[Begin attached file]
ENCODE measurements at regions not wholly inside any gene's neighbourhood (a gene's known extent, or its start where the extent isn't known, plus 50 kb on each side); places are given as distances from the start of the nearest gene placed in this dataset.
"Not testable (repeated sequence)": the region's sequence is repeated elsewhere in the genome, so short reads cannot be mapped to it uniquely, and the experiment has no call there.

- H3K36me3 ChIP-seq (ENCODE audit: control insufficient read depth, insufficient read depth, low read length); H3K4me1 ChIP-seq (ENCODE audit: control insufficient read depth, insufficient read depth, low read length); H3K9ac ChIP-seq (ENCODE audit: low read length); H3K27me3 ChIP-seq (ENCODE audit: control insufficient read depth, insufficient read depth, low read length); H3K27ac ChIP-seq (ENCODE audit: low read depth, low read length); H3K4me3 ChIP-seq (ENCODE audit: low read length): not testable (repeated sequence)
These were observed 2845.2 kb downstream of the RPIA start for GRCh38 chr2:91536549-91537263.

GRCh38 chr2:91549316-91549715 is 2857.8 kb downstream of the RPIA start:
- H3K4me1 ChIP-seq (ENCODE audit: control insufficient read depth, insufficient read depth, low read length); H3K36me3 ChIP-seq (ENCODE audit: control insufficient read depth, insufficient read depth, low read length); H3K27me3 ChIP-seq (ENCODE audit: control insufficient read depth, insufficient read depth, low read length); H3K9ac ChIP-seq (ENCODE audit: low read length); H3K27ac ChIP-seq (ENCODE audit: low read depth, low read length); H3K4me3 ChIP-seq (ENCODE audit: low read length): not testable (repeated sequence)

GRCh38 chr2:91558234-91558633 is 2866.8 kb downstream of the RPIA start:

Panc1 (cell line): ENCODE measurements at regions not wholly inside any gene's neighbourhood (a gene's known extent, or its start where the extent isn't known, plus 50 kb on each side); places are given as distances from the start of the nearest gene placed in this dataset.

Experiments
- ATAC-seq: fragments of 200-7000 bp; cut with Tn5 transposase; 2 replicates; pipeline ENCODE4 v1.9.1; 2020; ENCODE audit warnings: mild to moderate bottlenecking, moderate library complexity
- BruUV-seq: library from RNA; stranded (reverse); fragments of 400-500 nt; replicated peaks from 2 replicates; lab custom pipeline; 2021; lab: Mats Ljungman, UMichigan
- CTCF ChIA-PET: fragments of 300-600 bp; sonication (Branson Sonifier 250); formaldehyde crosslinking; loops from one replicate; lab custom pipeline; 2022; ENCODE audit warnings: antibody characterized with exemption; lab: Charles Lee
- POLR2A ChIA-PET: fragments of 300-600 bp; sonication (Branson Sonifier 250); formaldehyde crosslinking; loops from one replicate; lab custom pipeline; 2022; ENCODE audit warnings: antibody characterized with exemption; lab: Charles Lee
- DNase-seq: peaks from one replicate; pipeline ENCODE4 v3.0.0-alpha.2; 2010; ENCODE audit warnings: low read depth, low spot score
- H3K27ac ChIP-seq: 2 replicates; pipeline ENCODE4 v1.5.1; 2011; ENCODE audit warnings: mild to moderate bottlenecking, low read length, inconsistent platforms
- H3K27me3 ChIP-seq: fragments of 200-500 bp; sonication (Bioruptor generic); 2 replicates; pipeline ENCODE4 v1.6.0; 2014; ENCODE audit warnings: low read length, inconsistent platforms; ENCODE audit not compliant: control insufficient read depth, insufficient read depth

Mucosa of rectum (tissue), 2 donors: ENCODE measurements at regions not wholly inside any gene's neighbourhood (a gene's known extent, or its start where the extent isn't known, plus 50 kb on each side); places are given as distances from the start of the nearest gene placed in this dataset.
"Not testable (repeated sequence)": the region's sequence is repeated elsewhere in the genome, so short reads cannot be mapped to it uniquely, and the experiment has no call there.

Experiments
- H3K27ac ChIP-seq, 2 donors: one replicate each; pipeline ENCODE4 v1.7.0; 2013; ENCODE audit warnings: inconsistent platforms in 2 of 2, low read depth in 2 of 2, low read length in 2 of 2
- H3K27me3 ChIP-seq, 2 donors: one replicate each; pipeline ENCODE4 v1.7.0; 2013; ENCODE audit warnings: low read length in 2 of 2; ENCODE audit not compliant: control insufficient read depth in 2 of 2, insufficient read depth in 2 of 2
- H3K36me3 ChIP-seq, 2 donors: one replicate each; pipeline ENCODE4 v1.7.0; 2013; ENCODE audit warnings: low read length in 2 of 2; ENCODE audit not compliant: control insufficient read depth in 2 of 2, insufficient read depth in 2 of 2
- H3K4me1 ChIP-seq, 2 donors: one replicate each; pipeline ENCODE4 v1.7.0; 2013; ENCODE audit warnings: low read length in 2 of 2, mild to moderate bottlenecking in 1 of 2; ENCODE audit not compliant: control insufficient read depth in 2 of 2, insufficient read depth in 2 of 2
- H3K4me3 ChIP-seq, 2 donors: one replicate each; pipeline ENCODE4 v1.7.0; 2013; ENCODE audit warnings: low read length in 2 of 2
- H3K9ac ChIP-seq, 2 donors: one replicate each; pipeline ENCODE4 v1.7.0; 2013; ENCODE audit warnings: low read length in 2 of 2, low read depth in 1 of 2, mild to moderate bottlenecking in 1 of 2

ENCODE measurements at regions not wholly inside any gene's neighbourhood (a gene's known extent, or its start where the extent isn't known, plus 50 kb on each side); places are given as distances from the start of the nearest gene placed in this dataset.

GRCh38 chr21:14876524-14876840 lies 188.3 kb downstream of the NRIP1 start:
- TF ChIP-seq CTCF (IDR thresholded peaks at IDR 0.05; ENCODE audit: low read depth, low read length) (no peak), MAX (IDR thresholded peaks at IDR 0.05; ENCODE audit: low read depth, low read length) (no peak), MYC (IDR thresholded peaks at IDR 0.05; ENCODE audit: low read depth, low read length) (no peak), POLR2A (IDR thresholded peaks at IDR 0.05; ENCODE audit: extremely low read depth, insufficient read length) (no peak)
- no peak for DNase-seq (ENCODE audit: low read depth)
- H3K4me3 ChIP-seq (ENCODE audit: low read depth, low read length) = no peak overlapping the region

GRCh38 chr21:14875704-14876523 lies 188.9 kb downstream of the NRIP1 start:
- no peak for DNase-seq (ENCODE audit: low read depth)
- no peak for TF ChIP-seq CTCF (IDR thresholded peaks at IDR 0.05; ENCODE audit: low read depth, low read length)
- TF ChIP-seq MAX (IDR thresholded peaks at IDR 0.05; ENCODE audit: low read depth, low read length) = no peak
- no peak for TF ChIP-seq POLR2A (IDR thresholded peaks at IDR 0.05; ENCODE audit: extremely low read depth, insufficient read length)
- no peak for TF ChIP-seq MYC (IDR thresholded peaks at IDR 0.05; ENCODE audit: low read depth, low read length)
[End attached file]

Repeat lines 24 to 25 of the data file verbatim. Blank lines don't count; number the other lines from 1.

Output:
- H3K4me3 ChIP-seq, 2 donors: one replicate each; pipeline ENCODE4 v1.7.0; 2013; ENCODE audit warnings: low read length in 2 of 2
- H3K9ac ChIP-seq, 2 donors: one replicate each; pipeline ENCODE4 v1.7.0; 2013; ENCODE audit warnings: low read length in 2 of 2, low read depth in 1 of 2, mild to moderate bottlenecking in 1 of 2